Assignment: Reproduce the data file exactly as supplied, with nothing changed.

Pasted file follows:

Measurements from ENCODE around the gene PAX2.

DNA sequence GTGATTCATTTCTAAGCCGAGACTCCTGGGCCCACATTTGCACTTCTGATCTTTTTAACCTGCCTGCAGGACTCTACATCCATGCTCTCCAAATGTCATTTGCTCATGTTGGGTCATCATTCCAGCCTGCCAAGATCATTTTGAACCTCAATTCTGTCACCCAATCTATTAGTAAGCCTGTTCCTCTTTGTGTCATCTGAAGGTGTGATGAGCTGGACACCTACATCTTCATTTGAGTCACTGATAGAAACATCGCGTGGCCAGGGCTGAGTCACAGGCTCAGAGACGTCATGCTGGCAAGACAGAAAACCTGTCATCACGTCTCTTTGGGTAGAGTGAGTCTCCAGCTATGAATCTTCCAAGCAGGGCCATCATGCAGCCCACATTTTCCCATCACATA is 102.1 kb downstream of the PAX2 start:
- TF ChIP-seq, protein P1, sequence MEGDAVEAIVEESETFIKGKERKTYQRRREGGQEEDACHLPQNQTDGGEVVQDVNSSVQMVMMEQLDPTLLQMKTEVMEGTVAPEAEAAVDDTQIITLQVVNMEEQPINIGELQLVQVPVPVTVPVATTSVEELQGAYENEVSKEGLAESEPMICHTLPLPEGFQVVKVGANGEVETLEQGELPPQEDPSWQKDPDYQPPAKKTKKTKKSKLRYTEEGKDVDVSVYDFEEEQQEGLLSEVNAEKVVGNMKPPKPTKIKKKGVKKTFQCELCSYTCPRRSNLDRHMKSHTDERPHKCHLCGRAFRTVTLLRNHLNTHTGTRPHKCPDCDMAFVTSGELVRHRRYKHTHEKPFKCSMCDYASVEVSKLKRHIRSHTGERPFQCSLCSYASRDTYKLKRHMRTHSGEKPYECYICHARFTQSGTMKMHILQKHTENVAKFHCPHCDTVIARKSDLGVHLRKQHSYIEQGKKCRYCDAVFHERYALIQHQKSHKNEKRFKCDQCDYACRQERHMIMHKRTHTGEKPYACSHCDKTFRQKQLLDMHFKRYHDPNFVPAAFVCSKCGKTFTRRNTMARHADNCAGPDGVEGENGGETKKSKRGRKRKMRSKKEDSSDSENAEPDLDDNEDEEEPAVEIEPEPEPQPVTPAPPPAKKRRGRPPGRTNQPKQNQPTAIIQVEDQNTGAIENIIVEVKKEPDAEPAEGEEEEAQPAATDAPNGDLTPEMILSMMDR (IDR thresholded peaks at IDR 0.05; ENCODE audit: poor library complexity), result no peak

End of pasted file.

Measurements from ENCODE around the gene PAX2.

DNA sequence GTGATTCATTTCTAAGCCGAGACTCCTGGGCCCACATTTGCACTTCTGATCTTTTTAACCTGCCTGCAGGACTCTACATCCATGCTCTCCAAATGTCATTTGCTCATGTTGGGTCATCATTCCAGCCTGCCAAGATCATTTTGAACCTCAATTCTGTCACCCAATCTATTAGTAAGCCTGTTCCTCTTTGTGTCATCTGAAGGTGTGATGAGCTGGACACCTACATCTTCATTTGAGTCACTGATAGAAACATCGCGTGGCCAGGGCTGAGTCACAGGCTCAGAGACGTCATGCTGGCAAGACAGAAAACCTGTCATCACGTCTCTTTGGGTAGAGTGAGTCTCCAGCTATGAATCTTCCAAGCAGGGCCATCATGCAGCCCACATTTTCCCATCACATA is 102.1 kb downstream of the PAX2 start:
- TF ChIP-seq, protein P1, sequence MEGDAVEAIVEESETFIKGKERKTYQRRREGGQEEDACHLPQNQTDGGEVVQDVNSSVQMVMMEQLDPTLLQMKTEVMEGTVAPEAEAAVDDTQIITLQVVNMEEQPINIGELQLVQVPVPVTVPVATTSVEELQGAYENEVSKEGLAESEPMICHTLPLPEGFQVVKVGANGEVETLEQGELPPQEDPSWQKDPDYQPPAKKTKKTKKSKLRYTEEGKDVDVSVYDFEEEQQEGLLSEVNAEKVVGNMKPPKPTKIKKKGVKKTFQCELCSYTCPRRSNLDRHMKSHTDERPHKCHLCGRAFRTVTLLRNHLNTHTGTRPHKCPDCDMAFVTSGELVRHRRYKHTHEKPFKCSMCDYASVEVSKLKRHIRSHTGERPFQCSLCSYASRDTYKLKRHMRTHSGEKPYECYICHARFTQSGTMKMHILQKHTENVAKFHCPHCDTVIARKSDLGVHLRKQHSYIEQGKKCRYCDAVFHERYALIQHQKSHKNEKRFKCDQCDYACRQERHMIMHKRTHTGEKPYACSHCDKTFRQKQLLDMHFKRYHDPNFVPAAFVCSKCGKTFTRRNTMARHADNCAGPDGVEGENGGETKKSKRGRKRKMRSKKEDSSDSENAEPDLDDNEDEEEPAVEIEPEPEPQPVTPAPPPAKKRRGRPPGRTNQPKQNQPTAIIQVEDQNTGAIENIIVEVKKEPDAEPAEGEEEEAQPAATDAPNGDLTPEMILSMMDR (IDR thresholded peaks at IDR 0.05; ENCODE audit: poor library complexity), result no peak